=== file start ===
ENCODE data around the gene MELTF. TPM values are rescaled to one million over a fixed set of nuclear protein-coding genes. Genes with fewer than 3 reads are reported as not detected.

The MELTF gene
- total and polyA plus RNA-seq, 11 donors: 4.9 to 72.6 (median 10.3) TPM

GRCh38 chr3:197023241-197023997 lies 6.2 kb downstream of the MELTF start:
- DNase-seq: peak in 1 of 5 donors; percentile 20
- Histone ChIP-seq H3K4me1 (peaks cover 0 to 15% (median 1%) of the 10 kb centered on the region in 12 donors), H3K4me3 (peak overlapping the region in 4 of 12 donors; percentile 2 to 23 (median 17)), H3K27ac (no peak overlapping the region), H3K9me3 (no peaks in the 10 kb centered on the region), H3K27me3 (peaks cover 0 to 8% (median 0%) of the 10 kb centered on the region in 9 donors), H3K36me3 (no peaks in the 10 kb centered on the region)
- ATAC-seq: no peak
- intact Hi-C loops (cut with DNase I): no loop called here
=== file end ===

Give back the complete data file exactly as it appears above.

ENCODE data around the gene MELTF. TPM values are rescaled to one million over a fixed set of nuclear protein-coding genes. Genes with fewer than 3 reads are reported as not detected.

The MELTF gene
- total and polyA plus RNA-seq, 11 donors: 4.9 to 72.6 (median 10.3) TPM

GRCh38 chr3:197023241-197023997 lies 6.2 kb downstream of the MELTF start:
- DNase-seq: peak in 1 of 5 donors; percentile 20
- Histone ChIP-seq H3K4me1 (peaks cover 0 to 15% (median 1%) of the 10 kb centered on the region in 12 donors), H3K4me3 (peak overlapping the region in 4 of 12 donors; percentile 2 to 23 (median 17)), H3K27ac (no peak overlapping the region), H3K9me3 (no peaks in the 10 kb centered on the region), H3K27me3 (peaks cover 0 to 8% (median 0%) of the 10 kb centered on the region in 9 donors), H3K36me3 (no peaks in the 10 kb centered on the region)
- ATAC-seq: no peak
- intact Hi-C loops (cut with DNase I): no loop called here